Tech Tips: Plasma Cutting Basics

Tech Tips: Plasma Cutting Basics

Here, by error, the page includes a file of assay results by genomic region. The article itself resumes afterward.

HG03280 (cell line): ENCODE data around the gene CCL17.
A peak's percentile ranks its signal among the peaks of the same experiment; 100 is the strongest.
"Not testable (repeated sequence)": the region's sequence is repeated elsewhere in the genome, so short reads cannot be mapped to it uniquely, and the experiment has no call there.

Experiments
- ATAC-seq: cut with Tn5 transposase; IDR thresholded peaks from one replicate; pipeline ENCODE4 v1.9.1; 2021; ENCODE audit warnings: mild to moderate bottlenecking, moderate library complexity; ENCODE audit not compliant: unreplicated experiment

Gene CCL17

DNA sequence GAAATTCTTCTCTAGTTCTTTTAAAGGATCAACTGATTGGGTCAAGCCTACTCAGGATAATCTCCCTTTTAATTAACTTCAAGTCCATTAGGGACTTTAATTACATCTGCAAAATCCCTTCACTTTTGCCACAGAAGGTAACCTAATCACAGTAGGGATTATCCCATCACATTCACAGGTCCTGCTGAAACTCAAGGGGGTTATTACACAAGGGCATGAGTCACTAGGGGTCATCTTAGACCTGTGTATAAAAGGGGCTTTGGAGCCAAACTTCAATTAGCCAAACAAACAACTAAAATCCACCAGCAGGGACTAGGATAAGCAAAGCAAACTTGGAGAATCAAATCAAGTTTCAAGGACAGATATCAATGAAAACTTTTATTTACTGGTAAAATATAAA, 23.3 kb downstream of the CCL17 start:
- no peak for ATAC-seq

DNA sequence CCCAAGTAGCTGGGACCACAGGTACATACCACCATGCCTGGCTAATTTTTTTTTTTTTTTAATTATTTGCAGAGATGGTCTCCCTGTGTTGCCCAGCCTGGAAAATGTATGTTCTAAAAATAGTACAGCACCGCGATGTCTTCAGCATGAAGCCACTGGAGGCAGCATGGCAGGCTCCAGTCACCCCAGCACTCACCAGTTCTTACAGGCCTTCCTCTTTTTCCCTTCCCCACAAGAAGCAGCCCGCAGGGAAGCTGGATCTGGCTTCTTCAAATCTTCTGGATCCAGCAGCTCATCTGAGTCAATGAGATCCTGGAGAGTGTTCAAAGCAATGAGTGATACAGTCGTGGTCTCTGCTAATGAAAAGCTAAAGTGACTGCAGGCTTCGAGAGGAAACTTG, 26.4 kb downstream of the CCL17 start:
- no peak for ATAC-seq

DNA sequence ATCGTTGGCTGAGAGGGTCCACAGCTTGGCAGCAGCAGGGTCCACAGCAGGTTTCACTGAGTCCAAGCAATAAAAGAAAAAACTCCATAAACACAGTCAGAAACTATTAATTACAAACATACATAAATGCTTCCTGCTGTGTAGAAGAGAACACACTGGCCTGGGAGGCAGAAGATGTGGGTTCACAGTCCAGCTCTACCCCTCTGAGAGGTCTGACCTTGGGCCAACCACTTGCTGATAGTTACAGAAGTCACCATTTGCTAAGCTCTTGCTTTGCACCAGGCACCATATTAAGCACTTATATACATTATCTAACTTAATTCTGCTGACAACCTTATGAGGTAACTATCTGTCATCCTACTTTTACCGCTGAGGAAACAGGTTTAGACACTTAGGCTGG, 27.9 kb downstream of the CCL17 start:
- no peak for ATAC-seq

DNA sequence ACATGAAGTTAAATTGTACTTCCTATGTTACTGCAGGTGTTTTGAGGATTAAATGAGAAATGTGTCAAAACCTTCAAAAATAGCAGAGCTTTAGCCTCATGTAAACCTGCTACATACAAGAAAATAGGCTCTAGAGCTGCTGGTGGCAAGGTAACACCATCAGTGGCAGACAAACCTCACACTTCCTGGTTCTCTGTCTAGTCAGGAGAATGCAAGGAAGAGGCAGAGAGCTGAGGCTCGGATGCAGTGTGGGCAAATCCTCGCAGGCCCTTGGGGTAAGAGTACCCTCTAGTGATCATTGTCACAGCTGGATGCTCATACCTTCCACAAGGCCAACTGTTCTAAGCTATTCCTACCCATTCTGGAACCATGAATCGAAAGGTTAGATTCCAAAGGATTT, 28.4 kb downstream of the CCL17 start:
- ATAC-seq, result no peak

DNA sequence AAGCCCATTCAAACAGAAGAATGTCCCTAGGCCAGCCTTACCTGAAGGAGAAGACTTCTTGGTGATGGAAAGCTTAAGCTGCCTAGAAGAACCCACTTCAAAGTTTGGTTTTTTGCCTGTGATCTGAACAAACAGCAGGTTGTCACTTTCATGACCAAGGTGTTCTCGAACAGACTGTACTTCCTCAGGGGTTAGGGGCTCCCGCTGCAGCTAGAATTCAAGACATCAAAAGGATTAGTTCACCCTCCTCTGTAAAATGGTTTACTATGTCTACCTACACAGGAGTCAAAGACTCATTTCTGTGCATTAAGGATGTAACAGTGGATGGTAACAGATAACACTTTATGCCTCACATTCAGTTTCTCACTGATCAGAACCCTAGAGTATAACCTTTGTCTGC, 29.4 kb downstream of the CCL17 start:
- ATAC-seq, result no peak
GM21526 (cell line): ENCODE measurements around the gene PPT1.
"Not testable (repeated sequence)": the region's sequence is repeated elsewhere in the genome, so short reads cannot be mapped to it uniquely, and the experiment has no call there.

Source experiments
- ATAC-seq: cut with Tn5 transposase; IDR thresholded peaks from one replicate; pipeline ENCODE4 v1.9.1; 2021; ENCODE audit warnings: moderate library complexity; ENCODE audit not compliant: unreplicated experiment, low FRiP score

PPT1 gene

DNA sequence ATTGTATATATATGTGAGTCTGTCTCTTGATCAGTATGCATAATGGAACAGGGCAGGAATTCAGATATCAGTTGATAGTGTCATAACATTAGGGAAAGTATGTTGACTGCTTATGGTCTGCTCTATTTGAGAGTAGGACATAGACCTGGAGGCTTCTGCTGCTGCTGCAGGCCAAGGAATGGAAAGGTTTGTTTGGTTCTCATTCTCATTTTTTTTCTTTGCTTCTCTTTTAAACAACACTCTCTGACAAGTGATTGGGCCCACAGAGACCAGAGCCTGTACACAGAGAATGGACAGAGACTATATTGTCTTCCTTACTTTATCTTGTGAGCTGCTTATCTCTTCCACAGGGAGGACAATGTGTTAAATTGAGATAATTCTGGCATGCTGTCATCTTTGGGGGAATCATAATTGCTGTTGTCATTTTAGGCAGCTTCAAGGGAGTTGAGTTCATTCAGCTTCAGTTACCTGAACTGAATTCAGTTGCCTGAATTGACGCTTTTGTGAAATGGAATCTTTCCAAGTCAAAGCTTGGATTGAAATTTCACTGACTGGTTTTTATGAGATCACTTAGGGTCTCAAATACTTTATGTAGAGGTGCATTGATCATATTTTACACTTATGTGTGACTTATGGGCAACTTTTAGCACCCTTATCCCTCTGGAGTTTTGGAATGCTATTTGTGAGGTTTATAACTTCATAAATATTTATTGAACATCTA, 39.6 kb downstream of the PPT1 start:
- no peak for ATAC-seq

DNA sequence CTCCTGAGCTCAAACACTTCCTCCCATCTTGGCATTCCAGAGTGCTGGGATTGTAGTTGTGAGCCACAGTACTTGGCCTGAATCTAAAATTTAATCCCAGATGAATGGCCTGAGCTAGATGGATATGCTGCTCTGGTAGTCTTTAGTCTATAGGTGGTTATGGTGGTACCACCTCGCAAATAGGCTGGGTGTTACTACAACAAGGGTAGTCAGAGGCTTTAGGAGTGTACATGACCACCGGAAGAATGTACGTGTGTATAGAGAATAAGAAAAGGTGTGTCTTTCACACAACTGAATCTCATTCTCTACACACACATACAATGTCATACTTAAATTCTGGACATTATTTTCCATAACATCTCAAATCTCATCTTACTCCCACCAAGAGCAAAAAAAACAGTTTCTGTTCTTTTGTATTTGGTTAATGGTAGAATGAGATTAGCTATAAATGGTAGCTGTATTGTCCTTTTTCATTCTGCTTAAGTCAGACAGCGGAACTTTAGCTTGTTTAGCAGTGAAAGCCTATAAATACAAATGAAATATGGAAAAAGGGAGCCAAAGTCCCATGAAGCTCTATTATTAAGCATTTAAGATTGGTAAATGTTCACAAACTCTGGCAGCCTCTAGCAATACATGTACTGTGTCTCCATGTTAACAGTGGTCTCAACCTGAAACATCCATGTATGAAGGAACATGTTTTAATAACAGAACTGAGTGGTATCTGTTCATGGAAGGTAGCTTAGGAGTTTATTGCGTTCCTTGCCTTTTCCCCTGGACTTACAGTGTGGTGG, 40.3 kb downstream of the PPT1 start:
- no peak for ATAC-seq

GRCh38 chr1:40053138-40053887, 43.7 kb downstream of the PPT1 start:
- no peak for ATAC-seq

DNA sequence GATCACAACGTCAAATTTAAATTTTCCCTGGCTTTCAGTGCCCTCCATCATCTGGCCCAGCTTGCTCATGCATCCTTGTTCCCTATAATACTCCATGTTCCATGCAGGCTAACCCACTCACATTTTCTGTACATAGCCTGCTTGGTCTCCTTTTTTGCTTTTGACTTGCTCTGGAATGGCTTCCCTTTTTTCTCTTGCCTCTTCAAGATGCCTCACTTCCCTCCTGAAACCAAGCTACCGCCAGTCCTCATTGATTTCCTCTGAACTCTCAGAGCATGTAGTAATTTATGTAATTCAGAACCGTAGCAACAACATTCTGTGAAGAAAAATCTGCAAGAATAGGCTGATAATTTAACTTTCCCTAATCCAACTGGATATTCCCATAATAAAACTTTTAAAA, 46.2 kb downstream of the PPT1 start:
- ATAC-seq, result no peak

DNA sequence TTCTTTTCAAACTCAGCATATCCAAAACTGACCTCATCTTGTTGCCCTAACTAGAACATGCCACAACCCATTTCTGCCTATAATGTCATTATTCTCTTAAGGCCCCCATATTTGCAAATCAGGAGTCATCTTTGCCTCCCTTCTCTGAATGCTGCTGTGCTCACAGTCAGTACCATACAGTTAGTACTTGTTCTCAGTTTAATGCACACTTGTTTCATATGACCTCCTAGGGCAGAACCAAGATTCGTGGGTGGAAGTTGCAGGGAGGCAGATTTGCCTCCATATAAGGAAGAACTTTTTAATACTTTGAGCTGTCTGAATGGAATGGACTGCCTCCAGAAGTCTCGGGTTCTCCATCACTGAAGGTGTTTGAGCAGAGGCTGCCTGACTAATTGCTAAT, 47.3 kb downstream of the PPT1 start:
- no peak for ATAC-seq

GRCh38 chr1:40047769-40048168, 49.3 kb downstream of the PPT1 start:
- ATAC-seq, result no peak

Sometimes instead of welding metal together, you want to cut it apart and a great way to do that is with a plasma cutter and that’s what I want to talk about today. This is the Tomahawk 375 Air. the reason why they call it the 375 Air is because it has a built-in air compressor. It’ll cut quarter-inch material with its own built-in air compressor. It’ll cut 3/8 max with external air. So if you have a shop or home and you have a compressor or you have bottled compressed air, you can hook it up to the back and cut maximum 3/8 plate. For demonstration purposes today, we’re going to run it with its own built-in compressor and it’ll cut quarter inch max. Now if you want to cut material that’s thicker, let’s just say you’re going to cut half inch, you could step up to the Tomahawk 625. That machine will cut up to 5/8 in. material And if you need to go thicker than that, like 1-inch, you could step up to the Tomahawk 1000. That machine will cut 1-inch material. Another need thing about the Tomahawk 625 series of plasma cutters and the 1000 is you can actually hook those up to CNC tables, so if you’re going to do any CNC or repeatable work, the Tomahawk 625 and the Tomahawk 1000 are perfect machines for the Torchmate 2×2 and the Torchmate 4×4 tables. And the thing about plasma is it’ll cut anything that conducts electricity. Steel and stainless and aluminum. So if it conducts electricity, plasma will cut it. That’s the neat thing about plasma. The neat thing also about this machines is all the controls are right here in the front. No need to go inside the machine or the back of the machine to do anything. You adjust your air pressure in the front, you adjust your amperage setting, turn your compressor on and off, your gun connection and ground connection’s right here in the front. Nothing in the back, nothing to mess around with. Plasma has a bunch of safety features, too. You’re dealing with hot, hot gas so you’ve got to be careful. One of the safety features is this trigger guard. This trigger guard prevents you from actually premature pulling the trigger. Also, Lincoln has a Parts in Plac device here where all the parts have to fit in the torch the right way. So if you miss a part or you put something in wrong the machine will not. The next thing you want to do is adjust the machine based on the material that you’re going to cut. I know I’m going to cut something around quarter inch or so, so I’m going to turn the machine up to about 25 amps. Now that I got the machine safe, you’ve actually seen I’ve got myself safe, also. And the first thing I’ve done is I’ve actually put on my Lincoln Starlite number 5 glasses. Unlike welding, it’s not as bright as actually welding. Plasma cutting is bright and there is a little bit of spark, so you want to protect your eyes and your face. Number 5 minimum shade. I’m also protecting my hair and the top of my head with my Lincoln doo rag. And I’ve also got my flame-retardant Lincoln shirt on with my Steelworker gloves, so I’m all protected and ready to make a cut. But before I do that there’s a couple things I want to go over. Plasma cutting will actually tell you when you’re going too fast or too slow, and one way it tells you that is if you go way too fast the spark will come right towards you, back on you. You don’t want that. You want the sparks and all the dross to go down on the floor. So if you’re going the rights speed all the sparks and the dross will go on the floor. making the right cut. Remember plasma will cut anything that conducts electricity. You can go left to right, right to left, it really doesn’t matter. Alright, we just made a cut, as you saw, and remember you want all the dross and all the spark to go towards the floor. Again, if you’re going too fast, the sparks will come to you and won’t properly cut all the way through, so you want to make sure all the sparks are going to the floor, drop the piece off, you’re ready to go. Remember, you can make circles, you can cut the corners, you can cut the whole piece, or you can use a guide, and actually put a guide down. Cut a straight line if you need a straight line, cut a triangle. It’s totally up to you. Because the plasma curve is on an angle, it actually cuts on an angle. As you get towards the end of your piece, you actually want to angle the torch back a little bit, so you make sure you nip that edge off so you get an actual drop cut. If you don’t and you’re too much at a ninety, it might not cut that corner, it might just hang there. Remember, never use the torch as a hammer. If it doesn’t cut all the way through, take a hammer, knock the piece off. But again, if you come across, angle back a little bit as you get forward the end, it’ll drop right off. Then what you’re left with is a little bit of dross on the back. You can either take a a small file or you could take another piece of material and actually knock some of that dross off if you need to. A small file would work really well, too. This is the 375 Air. Remember, we have the Tomahawk 625 and the Tomahawk 1000. If you want anymore information on Lincoln Electric products, visit our website at